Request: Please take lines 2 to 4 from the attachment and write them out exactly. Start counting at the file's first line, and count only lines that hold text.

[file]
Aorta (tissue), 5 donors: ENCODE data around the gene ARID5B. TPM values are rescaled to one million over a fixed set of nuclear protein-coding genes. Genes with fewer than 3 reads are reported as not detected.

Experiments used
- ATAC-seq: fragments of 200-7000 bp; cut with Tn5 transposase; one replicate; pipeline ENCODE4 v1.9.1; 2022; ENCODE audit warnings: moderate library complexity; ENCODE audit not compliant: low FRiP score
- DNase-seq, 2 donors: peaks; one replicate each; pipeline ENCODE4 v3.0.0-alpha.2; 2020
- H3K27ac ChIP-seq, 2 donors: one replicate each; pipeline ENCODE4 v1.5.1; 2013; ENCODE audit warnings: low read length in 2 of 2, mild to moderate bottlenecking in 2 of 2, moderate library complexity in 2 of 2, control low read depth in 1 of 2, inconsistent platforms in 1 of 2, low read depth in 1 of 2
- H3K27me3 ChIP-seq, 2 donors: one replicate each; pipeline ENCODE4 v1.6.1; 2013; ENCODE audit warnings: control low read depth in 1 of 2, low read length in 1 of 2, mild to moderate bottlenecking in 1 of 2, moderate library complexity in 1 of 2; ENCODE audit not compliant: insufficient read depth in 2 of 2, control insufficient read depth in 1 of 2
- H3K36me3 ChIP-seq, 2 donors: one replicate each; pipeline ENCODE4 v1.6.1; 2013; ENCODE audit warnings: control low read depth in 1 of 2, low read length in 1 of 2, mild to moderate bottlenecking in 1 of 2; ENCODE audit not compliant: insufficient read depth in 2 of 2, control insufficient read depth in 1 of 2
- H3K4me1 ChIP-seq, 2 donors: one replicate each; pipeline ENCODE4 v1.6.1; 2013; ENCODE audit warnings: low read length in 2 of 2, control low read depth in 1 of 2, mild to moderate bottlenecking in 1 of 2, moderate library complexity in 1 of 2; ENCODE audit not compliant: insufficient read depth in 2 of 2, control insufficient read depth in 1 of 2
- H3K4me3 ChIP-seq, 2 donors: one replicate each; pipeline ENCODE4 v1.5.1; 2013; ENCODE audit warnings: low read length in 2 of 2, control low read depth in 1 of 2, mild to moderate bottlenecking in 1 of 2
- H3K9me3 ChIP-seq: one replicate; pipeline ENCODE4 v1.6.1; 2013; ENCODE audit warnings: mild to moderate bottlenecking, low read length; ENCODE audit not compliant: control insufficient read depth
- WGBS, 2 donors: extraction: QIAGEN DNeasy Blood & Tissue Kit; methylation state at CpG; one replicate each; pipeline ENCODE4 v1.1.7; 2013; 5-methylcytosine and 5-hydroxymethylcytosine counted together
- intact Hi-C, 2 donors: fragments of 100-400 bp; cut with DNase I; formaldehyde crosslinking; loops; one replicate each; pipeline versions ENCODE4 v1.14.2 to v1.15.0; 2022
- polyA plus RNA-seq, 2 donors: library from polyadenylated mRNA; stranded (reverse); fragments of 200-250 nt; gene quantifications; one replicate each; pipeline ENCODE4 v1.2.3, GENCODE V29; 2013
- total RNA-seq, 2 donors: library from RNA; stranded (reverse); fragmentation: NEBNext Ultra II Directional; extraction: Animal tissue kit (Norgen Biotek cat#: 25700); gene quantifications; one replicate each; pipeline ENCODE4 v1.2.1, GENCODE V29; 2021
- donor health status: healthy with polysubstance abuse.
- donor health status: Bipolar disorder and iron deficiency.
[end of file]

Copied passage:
Experiments used
- ATAC-seq: fragments of 200-7000 bp; cut with Tn5 transposase; one replicate; pipeline ENCODE4 v1.9.1; 2022; ENCODE audit warnings: moderate library complexity; ENCODE audit not compliant: low FRiP score
- DNase-seq, 2 donors: peaks; one replicate each; pipeline ENCODE4 v3.0.0-alpha.2; 2020